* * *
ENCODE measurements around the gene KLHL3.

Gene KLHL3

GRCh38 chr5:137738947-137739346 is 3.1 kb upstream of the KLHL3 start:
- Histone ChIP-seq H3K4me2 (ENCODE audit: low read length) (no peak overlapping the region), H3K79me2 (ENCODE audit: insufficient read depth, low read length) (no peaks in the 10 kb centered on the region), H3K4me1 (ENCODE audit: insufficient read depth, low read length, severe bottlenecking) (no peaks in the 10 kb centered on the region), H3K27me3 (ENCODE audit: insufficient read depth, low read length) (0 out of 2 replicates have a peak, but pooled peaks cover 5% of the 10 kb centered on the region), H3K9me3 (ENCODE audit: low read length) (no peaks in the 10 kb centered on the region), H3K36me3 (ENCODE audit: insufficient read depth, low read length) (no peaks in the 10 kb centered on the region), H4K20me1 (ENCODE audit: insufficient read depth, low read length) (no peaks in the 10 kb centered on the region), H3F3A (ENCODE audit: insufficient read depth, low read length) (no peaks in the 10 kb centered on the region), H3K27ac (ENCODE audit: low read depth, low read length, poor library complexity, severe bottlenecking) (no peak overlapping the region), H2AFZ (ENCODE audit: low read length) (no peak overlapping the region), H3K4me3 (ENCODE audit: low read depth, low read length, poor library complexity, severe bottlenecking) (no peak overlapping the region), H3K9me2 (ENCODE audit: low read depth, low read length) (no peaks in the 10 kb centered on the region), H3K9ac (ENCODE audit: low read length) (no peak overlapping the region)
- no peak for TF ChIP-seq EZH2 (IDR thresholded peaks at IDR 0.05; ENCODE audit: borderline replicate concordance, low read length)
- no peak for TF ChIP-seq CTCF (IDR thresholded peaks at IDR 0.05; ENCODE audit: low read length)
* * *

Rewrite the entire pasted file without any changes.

ENCODE measurements around the gene KLHL3.

Gene KLHL3

GRCh38 chr5:137738947-137739346 is 3.1 kb upstream of the KLHL3 start:
- Histone ChIP-seq H3K4me2 (ENCODE audit: low read length) (no peak overlapping the region), H3K79me2 (ENCODE audit: insufficient read depth, low read length) (no peaks in the 10 kb centered on the region), H3K4me1 (ENCODE audit: insufficient read depth, low read length, severe bottlenecking) (no peaks in the 10 kb centered on the region), H3K27me3 (ENCODE audit: insufficient read depth, low read length) (0 out of 2 replicates have a peak, but pooled peaks cover 5% of the 10 kb centered on the region), H3K9me3 (ENCODE audit: low read length) (no peaks in the 10 kb centered on the region), H3K36me3 (ENCODE audit: insufficient read depth, low read length) (no peaks in the 10 kb centered on the region), H4K20me1 (ENCODE audit: insufficient read depth, low read length) (no peaks in the 10 kb centered on the region), H3F3A (ENCODE audit: insufficient read depth, low read length) (no peaks in the 10 kb centered on the region), H3K27ac (ENCODE audit: low read depth, low read length, poor library complexity, severe bottlenecking) (no peak overlapping the region), H2AFZ (ENCODE audit: low read length) (no peak overlapping the region), H3K4me3 (ENCODE audit: low read depth, low read length, poor library complexity, severe bottlenecking) (no peak overlapping the region), H3K9me2 (ENCODE audit: low read depth, low read length) (no peaks in the 10 kb centered on the region), H3K9ac (ENCODE audit: low read length) (no peak overlapping the region)
- no peak for TF ChIP-seq EZH2 (IDR thresholded peaks at IDR 0.05; ENCODE audit: borderline replicate concordance, low read length)
- no peak for TF ChIP-seq CTCF (IDR thresholded peaks at IDR 0.05; ENCODE audit: low read length)